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Six Innovative Personality Types to Create Business Success

businessman-1492562_1920There are many types of people that make up an organization and team. Sometimes the type of person needed changes depending on the circumstances within your organization. Innovation or innovative people types has become popular as of late. So I pose the question, when asked to create a list of innovative people, who comes to mind? Maybe Einstein, Gates, Jobs, Zuckerberg, Spielberg or Hanks. Innovators are people with the creative ability to come up with and act on something new. To take an idea, work with it and create. That leads to the question, who are the different kinds of innovators? When it comes to those in charge of businesses and organizations, there are five different types of innovative personalities that tend to end up at the top.

1. The Driver
The driver is a strong personal type that creates hard, disciplined leaders. They aim for targets, are motivated by results and they love rewards. As time moves on, they work hard to retain influence, to create impact and to leave a legacy. They have a unique ability to run with projects and promote their own success as they get things done. They work to the drum beat of “get it done” and their main question for their team members is “is it done yet?” The Driver make up about 33% of senior ranks.

2. The Pathfinder
Pathfinders are risk takers. They are open to fresh ideas and have a knack for choosing the right approach. They drive results through the use of creative engineering. For better or worse, Pathfinders believe that their sheer will to succeed will guide the way. Even though their ideas or initiatives will not always be fully supported, they dedicate themselves to the cause and apply an unparalleled work ethic to move great ideas along. Pathfinders make up about 16% of executives.

Related Article: 10 Powerful Questions to Ask to Understand What Motivates People

3. The Entrepreneur
Usually have excellent analytical abilities and are the great strategic thinker. Normally easy going, objective and seldom critical. They can succeed in any occupation they chose as long as it does not involve routine. They require independence, diversity, plenty of intellectual stimulation and the opportunity to generate ideas. Their work must be challenging to be satisfying. They do tend to be quick, ingenious, inventive, resourceful, social and enjoy complexity. Best to surround them went capable people.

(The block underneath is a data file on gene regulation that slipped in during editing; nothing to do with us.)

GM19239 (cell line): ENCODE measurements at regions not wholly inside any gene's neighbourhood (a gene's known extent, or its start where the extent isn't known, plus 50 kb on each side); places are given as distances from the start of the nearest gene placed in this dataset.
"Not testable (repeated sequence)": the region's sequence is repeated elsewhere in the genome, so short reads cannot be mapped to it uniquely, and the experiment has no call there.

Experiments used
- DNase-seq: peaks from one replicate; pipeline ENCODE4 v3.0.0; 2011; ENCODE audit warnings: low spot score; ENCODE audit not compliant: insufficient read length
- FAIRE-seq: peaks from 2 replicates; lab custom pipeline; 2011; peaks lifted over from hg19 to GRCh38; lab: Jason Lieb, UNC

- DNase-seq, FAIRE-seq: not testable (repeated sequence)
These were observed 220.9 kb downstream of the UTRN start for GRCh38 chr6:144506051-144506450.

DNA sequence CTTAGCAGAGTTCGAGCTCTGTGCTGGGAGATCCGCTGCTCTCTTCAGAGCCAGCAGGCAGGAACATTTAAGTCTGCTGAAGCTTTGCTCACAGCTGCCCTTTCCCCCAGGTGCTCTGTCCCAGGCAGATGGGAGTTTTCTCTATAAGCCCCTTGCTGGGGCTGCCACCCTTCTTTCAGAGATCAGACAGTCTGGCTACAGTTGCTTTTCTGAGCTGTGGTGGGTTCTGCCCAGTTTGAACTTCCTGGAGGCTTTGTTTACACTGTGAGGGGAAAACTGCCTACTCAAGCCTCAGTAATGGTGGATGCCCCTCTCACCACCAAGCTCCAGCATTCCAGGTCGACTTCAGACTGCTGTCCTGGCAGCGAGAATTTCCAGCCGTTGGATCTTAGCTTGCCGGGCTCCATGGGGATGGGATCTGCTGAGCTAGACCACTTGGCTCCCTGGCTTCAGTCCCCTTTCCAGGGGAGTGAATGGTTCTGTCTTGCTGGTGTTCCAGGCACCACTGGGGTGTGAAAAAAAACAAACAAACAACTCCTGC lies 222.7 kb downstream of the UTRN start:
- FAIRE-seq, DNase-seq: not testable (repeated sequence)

4. The Wizard
Wizards love to learn, volunteer first, get noticed and everything works out for them even when it shouldn’t’t. They can be the organization’s pet, liked by everyone. Wizards have the ability to create relationships with the right people, support/build talent and leverage their skills for success. Wizards make up 24% of the senior team and are often the person in charge.

5. The Conformist
Conformists like to control and their risk tolerance is low. These individuals like clear instructions and authority. They like to be right, tend to be precise, and are highly organized, thorough and conscientious. Policy and procedure are key. Often they are challenged by change and transformation within their environment, especially if they have no say. Conformists are great tactical managers within the mid range of an organization. They make up about 12% of the senior team.

Related Article: 9 Steps to get Teams Going in the Same Direction

6. The Anchor
The Anchor helps hold everything together. They tie down the sails and batten the hatches. They are great at weighing pros and cons and taking one step at a time. They will sound the warning sign if things are not right. Anchors use approaches and methods that they know work. The Anchor will remind the team of their strengths and limitations. They are realists and love structure. Every boat needs an anchor. They make up about 23% of the senior team.

Final Thoughts

Each of these groups has their unique strengths. The Drivers and Pathfinders are enterprising, prone to risk and internally motivated. They are great for younger organizations. The Entrepreneur is great for creative teams solving problems or leverage opportunities. Unfortunately most traditional organizations and human resource professionals shy away from hiring these individuals because they do not understand how to leverage their unique abilities. Established organizations considering a change might need the Wizard to move vision and strategy forward. The Conformist gets people moving to the rhythm of structure and controls as the Anchor ensures that the rate of innovations is in step with the strengths and limitations of the organization.

Minds are like parachutes; they work best when open. T. Dewar Click To Tweet

The Driver and Pathfinder make things happen. The Entrepreneur figures things out quickly and strategically. The Conformist and the Anchor holds everything together.

A Side Note: Disruptions has become the big word in innovation thinking. Along with creative teams innovation drives success. The most innovative teams have a natural tension between risk and reality, and creating a strong mix of the above personality types can help keep a healthy balance. Of course there is always the potential for chaos. But managed chaos often requires the ability to diverge only to converge on new ideas and the different innovative personality types play an important role in making that happen.

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Invest in the success of others,
May your journey count.

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Richard Lannon
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